An aircraft carrier is a warship designed with a primary mission of deploying and recovering aircraft, acting as a seagoing airbase. Aircraft carriers thus allow a naval force to project air power great distances without having to depend on local bases for staging aircraft operations. They have evolved from wooden vessels, used to deploy balloons, into nuclear powered warships that carry dozens of fixed and rotary wing aircraft.
Artist's impression of the US Gerald R. Ford-class aircraft carrier
The current US fleet of Nimitz-class carriers are to be followed into service (and in some cases replaced) by the Gerald R. Ford-class. It is expected that the ships will be more automated in an effort to reduce the amount of funding required to maintain and operate its supercarriers. The main new features are implementation of Electromagnetic Aircraft Launch System (EMALS) (which replace the old steam catapults) and unmanned aerial vehicles.
Russian Navy Commander-in-Chief Admiral Vladimir Masorin officially stated on June 23, 2007, that the Navy was considering the specifications of a new nuclear aircraft carrier design for the class that was first announced about a month earlier. Production of the carriers is expected to start around 2010 at the Zvezdochka plant in Severodvinsk, where a large drydock, capable of launching vessels with more than 100,000 ton displacement, is now being built. In his statement, Admiral Masorin said that the general dimensions of the project have already been determined. The projected carrier is to have nuclear propulsion, to displace about 50,000 tons and to carry an air wing of 30–50 air superiority aircraft and helicopters, which makes her roughly comparable with the French Charles de Gaulle. "The giants that the US Navy builds, those that carry 100–130 aircraft, we won't build anything like that", said Admiral Masorin. The planned specifications reflect the role, traditional in the Russian Navy, of the aircraft carrier as an air support platform for guided missile cruisers and submarines.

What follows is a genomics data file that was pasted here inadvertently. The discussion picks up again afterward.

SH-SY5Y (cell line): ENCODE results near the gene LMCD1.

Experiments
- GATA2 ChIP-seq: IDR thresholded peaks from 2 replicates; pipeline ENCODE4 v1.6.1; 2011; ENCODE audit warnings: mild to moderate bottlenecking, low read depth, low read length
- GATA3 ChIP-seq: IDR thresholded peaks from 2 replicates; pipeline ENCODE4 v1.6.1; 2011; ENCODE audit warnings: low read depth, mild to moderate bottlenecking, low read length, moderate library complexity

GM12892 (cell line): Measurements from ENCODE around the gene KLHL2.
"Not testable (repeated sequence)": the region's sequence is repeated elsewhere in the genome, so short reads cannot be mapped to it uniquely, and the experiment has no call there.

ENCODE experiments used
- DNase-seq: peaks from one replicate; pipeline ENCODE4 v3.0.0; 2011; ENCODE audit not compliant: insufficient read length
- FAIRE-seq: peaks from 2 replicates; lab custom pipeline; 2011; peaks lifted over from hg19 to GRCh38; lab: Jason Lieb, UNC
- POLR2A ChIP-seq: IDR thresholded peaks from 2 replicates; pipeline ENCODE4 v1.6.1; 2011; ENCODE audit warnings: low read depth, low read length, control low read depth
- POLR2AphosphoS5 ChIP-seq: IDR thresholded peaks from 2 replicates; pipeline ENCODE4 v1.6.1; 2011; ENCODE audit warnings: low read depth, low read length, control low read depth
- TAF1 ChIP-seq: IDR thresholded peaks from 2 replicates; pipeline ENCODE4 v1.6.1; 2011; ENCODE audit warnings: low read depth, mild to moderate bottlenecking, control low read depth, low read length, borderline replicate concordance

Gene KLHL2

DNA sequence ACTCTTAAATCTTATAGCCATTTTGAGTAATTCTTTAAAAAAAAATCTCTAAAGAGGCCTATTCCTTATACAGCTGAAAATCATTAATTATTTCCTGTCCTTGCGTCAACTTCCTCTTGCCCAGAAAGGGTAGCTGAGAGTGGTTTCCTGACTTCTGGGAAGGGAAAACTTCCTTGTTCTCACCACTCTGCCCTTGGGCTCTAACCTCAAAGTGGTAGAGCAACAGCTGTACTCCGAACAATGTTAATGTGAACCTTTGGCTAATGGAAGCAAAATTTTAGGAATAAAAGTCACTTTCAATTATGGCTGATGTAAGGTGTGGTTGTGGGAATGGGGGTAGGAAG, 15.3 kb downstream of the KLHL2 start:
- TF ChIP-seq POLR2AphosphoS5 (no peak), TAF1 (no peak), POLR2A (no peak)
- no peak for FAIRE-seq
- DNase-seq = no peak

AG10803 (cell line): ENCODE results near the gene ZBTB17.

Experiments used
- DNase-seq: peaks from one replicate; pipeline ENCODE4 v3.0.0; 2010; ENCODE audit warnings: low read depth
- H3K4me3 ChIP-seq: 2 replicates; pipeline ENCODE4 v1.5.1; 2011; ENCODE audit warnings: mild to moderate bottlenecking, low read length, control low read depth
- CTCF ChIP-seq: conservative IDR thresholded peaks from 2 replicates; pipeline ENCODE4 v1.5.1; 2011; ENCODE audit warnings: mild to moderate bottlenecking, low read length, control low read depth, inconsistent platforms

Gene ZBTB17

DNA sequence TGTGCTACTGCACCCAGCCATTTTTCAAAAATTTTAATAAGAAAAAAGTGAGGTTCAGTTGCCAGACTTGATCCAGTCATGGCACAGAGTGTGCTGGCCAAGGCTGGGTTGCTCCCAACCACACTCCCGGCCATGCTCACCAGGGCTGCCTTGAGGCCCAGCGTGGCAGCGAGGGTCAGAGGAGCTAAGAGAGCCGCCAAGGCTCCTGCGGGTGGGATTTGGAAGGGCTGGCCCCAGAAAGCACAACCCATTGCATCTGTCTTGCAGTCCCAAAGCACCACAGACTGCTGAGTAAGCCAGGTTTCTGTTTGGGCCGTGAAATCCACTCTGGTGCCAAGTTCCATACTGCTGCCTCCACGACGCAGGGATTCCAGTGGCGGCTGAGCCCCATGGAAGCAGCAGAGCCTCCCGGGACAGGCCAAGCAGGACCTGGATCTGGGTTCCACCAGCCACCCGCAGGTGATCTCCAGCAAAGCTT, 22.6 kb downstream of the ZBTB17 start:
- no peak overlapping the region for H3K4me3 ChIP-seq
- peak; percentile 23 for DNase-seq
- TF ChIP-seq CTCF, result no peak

Impression of the Queen Elizabeth-class, two of which are under construction for the Royal Navy.
The Royal Navy has signed a deal to build two new larger STOVL aircraft carriers, the Queen Elizabeth-class, to replace the three Invincible-class carriers. The ships are to be named HMS Queen Elizabeth and HMS Prince of Wales. They will be able to operate up to 40 aircraft, and will have a displacement of around 65,000 tonnes. The two ships are due to enter service in 2014 and 2016 respectively. Their primary aircraft complement will be made up of F-35B Lightning IIs, and their ship's company will number around 1450. The two ships will be the largest warships ever built for the Royal Navy. Initially to be configured for STOVL operations, the carriers are to be adaptable to STOBAR or CATOBAR configurations to allow any type of future generation of aircraft to operate from them.
The 231-metre-long, 27,000 tonne Juan Carlos I for the Spanish Navy was approved in 2003, and its construction started in August 2005, with the shipbuilding firm Navantia in charge of the project. The ship was launched on 10 March 2008, and is due to be commissioned in 2011. Juan Carlos I is designed to operate both as an amphibious assault ship and as STOVL aircraft carrier, depending on the mission assigned. The design was made keeping in mind the low-intensity conflicts in which the Spanish Navy is likely to be involved in the future. When configured for air operations the ship will displace 24,660 tonnes and will be able to carry a mixed force of up to 30 aircraft comprising AV-8B+ Matadors, F-35s and helicopters. The ship is provided with a ski-jump and a three-dimensional radar-based combat system.